Sickle cell disease is an inherited disorder resulting from a mutation in the gene for hemoglobin. Voxelotor is a daily pill that makes oxygen attach more tightly to the molecule. By keeping hemoglobin in a highly oxygenated state, the mutation that causes sickle cell disease is covered up, helping the red blood cells maintain a normal shape and preventing them from clumping together inside blood vessels.

Love stressed that the agreement reached with the FDA does not guarantee voxelotor’s approval, only that the drug’s marketing application will be accepted and reviewed under accelerated approval guidelines. The company must still satisfy the FDA that the drug raises hemoglobin and does it safely.

If voxelotor is approved, Global Blood will be required to conduct a confirmatory study, which will use an imaging technique known as transcranial doppler to measure improvement in blood flow to demonstrate stroke reduction.

A full presentation of the voxelotor clinical trial results showing further details on the hemoglobin increase took place this morning at the annual meeting of the American Society of Hematology. Those data are described below. The company announced top-line results from this study last June.

Global Blood is not disclosing precisely what the FDA said about the accelerated approval filing plan, but in his comments to me, Love left little wiggle room for misinterpretation.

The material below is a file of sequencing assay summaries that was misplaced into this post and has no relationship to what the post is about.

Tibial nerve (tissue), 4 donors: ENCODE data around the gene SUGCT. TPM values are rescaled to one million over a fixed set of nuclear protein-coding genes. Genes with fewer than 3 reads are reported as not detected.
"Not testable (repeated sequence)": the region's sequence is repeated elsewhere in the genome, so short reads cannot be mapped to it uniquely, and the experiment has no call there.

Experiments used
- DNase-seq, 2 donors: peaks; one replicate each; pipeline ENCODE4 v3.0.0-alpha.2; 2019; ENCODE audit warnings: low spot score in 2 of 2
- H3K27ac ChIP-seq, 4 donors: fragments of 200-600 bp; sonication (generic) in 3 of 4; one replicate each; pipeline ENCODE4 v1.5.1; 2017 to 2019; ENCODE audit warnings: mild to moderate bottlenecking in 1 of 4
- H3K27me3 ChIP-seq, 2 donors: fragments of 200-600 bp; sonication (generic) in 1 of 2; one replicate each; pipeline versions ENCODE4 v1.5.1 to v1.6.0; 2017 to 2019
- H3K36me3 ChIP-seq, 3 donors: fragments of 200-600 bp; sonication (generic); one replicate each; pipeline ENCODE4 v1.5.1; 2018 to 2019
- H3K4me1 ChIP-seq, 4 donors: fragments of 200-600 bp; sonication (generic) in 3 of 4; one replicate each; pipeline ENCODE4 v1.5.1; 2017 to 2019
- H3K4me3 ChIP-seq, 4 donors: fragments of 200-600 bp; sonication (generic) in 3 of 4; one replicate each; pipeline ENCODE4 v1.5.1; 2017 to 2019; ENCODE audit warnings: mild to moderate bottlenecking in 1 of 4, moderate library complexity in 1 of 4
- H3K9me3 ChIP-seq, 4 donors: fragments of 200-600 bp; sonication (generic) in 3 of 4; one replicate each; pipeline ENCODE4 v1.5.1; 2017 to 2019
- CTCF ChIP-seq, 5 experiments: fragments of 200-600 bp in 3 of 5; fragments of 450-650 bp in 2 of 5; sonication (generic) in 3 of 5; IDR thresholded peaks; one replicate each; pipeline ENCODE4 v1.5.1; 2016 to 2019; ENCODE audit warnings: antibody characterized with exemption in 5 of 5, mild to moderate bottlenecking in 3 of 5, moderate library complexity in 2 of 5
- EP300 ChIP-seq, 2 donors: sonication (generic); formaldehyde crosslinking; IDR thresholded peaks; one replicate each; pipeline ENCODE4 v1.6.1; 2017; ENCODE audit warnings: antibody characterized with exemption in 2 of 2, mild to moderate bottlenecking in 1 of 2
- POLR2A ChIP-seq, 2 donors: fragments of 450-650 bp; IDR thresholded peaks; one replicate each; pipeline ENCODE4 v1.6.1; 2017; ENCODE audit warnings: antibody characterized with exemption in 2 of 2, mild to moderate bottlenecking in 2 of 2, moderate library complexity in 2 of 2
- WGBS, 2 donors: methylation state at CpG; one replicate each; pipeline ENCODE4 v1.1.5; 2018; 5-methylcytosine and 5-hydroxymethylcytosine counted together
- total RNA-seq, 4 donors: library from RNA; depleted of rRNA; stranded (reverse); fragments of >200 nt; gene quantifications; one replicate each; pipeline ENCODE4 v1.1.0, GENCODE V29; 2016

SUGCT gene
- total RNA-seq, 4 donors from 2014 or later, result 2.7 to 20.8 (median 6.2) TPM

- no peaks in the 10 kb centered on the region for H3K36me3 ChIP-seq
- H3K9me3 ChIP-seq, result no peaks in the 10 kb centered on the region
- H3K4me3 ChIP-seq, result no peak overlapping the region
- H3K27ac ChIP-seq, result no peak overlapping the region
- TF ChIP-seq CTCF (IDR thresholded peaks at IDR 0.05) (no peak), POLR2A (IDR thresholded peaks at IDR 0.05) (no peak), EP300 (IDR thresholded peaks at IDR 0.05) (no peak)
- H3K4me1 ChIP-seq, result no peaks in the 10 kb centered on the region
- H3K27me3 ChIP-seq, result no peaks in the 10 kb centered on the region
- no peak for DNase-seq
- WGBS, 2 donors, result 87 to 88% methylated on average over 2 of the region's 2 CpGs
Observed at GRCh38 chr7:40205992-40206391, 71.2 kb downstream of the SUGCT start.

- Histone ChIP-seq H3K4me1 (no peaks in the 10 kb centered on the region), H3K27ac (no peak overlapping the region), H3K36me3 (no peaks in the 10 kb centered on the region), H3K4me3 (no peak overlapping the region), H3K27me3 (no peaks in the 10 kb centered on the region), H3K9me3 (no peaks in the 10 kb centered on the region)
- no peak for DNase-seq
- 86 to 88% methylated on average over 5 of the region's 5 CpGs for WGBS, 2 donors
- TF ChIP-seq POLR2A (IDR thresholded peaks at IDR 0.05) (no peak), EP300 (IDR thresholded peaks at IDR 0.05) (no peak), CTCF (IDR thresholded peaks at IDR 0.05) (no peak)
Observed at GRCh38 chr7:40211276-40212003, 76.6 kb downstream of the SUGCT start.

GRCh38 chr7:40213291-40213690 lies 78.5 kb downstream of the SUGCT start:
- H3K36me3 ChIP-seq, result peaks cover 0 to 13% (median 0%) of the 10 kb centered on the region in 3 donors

“The FDA was very clear. They told us that this idea of filing on the basis of hemoglobin data, through Subpart H [accelerated approval], is acceptable. They said that to us in writing and in verbal conversation.”

And then he added: “Unless I’m incredibly stupid, I wouldn’t get up in front of people and say stuff that the FDA will later say, ‘We didn’t agree to that.’”

Update: Global Blood followed up its FDA announcement with a presentation of the voxelotor clinical trial at the ASH meeting. The study enrolled 154 patients with sickle cell disease and treated them with one of two doses of voxelotor or a placebo. The results: 65 percent of patients on the higher dose of voxoletor achieved a hemoglobin response, defined as an increase in hemoglobin of at least one gram per deciliter after 24 weeks.

On the lower dose of voxelotor, 33 percent of patients had a hemoglobin response. This compared to a 10 percent hemoglobin response for placebo patients. The benefit for voxelotor at both dose levels was statistically significant, meeting the primary endpoint of the study.

On average, the patients treated with the higher dose of voxelotor saw their hemoglobin increase to 10 grams/deciliter at 24 weeks from a baseline start of 8.6 grams/deciliter. The lower dose of voxelotor provided a smaller hemoglobin boost, while there was no change in hemoglobin among placebo patients.

The study also showed that both voxelotor doses produced statistically significant reductions in hemolysis, or the destruction of red blood cells, compared to placebo. This finding confirms the hypothesis that the drug protects red blood cells in sickle cell patients.

Among the patients treated with voxelotor, there were fewer episodes of pain crises caused by sickled red blood cells clumping inside vessels, compared to placebo. The annualized rate of crises was 3.41 events per year in the placebo, falling to 2.85 and 2.75 events per year in the low and high voxelotor dose groups. The difference was not statistically significant, however.